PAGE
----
With the turn of each new year, film buffs turn their attention to the awards season. While the quantity of awards shows has increased dramatically over the past few years, there is still only one show that truly matters’the Academy Awards.
This year’s crop of nominated films is as diverse as its honored actors and actresses. There are Spanish- and Japanese-language films alongside one powerful English film and several of the best American-made projects in years, and the most- nominated films are very personal stories, multi-dimensional and universal in theme. These are changing times and this year’s nominees reflect our society’s current need to connect with the world around us.
A look at some of the major awards:
The Queen’s Helen Mirren and The Last King of Scotland’s Forest Whitaker have won all of the major acting awards so far, including Golden Globes and Screen Actors Guilds, and each has a clear lock on the Oscar. Personally, I think Kate Winslet (this is her fifth!) and Leonardo DiCaprio are underrated by the Academy and neither have ever won, despite being nominated several times. Again turning in outstanding performances, these two deserve a shot at Oscar gold.
Best Supporting Actress
Undoubtedly, the award belongs to Jennifer Hudson. She owned the screen in Dreamgirls, with her vocal and acting talents overshadowing her castmates, including Beyonc’ and fellow nominee Eddie Murphy. Despite its eight nominations, Hudson is the heart and soul of an otherwise mediocre musical.
Best Supporting Actor
Things are trickiest in the Best Supporting Actor category with four powerful performances and one that tried really hard. Heaps of praise have been lauded on Eddie Murphy, but undeservingly, in my opinion. Rather than disappearing into the role, he seems more a combination of all his previous characters, with a little of Shrek’s Donkey and Professor Klump thrown into the mix. In a process of elimination, he’s the first one out of the running. Mark Wahlberg’s got a good shot at winning for his biting performance as a detective in The Departed, but my vote’s with Djimon Hounsou, whose harrowing portrayal of Solomon Vandy in Blood Diamond broke my heart.
Best Original Screenplay
The nominees feature compelling contemporary storytelling at its best. Three of the movies delve into the madness of war while one features a monarch trying to hold the reign tight in the face of adversity. Though I loved Pan’s Labyrinth and think it’s owed recognition, I’m pulling for a classic American underdog, Little Miss Sunshine, which showcases a terrific cast and truly original screenwriting.
Best Adapted Screenplay
As much as I’d love to see Sacha Baron Cohen take the Best Adapted Screenplay prize, William Monohan’s script for The Departed is more deserving and less dependent on the ignorance of the American public.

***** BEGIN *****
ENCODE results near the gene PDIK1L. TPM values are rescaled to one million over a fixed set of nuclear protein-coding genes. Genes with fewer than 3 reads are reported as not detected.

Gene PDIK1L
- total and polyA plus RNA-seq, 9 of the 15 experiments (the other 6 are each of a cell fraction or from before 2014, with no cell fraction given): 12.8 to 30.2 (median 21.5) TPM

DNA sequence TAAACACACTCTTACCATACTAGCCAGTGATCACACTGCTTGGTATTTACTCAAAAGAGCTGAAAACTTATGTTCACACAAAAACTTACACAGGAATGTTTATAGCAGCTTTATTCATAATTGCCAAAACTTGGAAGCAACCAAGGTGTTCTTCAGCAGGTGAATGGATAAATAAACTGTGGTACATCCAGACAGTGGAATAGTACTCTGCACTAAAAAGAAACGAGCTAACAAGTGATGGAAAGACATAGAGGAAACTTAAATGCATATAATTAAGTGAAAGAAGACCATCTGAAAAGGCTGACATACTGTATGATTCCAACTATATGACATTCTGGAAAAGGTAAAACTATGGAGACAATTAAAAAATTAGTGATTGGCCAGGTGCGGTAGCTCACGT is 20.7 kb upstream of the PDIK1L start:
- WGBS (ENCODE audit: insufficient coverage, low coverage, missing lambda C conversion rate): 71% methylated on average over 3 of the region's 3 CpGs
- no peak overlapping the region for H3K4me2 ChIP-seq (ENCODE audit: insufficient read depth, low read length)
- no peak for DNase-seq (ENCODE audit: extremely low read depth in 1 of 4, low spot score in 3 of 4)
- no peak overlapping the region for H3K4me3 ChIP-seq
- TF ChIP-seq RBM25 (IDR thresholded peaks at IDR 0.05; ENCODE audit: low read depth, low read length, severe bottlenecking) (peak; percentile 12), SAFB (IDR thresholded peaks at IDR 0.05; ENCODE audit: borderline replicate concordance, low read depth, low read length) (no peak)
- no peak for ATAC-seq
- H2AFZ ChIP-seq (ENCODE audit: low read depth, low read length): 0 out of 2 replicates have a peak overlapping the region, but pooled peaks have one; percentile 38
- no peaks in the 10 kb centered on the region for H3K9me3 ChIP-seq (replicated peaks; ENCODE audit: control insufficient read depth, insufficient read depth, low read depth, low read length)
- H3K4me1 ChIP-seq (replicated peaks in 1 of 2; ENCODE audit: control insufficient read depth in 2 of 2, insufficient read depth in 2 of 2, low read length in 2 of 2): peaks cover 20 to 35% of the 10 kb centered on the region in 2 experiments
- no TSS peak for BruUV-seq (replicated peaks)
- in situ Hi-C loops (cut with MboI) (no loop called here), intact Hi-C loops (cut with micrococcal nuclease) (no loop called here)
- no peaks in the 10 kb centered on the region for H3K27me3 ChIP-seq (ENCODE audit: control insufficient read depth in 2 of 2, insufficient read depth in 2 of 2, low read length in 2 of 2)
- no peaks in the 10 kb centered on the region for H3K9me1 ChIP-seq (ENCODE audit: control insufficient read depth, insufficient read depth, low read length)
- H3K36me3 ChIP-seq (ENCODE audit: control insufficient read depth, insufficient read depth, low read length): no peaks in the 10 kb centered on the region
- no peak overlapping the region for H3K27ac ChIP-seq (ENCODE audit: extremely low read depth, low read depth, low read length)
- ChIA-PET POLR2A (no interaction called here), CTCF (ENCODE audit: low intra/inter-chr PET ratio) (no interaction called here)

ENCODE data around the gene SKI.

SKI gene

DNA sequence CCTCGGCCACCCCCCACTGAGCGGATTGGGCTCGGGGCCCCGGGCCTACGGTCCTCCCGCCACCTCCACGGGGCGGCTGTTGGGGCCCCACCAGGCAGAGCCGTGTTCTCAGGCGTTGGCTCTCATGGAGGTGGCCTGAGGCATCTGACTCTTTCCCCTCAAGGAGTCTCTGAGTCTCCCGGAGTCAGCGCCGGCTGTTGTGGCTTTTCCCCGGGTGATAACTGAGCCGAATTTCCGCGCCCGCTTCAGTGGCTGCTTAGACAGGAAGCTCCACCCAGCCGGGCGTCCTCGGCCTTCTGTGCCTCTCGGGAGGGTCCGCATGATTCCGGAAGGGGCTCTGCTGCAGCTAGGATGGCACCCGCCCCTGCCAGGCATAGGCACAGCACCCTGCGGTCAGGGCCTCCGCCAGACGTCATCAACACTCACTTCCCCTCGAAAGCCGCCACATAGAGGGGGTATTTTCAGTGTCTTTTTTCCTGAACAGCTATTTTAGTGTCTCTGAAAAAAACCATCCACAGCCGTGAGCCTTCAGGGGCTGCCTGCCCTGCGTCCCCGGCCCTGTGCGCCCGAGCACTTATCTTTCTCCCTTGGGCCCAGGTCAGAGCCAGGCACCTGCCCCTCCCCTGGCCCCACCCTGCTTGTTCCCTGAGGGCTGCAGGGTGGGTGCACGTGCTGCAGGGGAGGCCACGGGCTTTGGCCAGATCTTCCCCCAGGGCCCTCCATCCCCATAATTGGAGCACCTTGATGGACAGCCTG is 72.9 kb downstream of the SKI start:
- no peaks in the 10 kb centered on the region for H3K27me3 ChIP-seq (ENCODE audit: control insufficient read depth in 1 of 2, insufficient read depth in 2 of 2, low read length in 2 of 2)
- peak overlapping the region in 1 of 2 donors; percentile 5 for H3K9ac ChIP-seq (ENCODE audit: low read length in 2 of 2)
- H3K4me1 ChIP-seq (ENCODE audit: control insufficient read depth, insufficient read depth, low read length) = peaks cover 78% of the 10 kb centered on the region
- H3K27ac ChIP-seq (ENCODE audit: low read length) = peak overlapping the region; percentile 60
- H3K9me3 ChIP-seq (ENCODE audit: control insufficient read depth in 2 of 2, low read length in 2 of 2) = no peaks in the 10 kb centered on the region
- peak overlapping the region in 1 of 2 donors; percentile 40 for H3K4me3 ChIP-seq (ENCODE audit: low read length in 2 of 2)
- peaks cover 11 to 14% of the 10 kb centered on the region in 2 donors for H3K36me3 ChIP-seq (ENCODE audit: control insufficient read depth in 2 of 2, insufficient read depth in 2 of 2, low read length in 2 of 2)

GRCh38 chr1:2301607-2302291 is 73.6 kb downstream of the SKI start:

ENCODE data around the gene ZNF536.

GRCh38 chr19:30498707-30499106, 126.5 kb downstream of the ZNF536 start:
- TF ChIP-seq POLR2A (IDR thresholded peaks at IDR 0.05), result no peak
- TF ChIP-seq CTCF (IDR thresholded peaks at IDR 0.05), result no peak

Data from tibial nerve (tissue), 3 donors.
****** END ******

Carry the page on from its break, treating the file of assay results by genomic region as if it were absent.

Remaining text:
Though he faces tough competition in the Best Documentary category in Jesus Camp and Iraq in Fragments, former Vice President Al Gore’s An Inconvenient Truth will probably take home the Award and it’s been rumored he’ll announce his plans to run again for the Presidency. Though I’ll support him regardless, I’d rather just see him doing his best to save the environment, as he’s doing here, and hold off on the Oval Office.
With his sixth nomination solidified, if Martin Scorsese remains overlooked for his deft skills in directing, I may give up on film entirely’or at least the Oscars themselves. Returning to form with the meticulously crafted gangster epic, The Departed, Scorsese again proves he can create a film like no one else by encapsulating the best in film, not only drawing top-quality performances from a stellar ensemble cast, but inspiring flawless editing, superb storytelling, and a remarkable soundtrack and score.
Whether or not that’ll bring him the Best Picture trophy as well remains to be seen. Though I don’t think The Queen is Best Picture worthy, Babel could win for its timeliness and global effect and the Academy does have a soft spot for Clint Eastwood, so it could be his Letters from Iwo Jima that takes it. Though I loved Little Miss Sunshine, I’m going with The Departed on this one.
The past couple of years, the top awards have been split between several films with no single motion picture taking all of the important ones. This year could prove to be the first exception since 2003’s Return of the King, especially if Martin Scorsese gets his way.
The 79th Academy Awards, hosted by Ellen DeGeneres, will air at 7 p.m. Feb. 25 on ABC.
Juli Shipley, a veteran employee of both a movie theater and video rental chain, was a film studies minor at MTSU, has seen at least two decades’ worth of Oscars and has been a film critic for The Murfreesboro Pulse for the past year.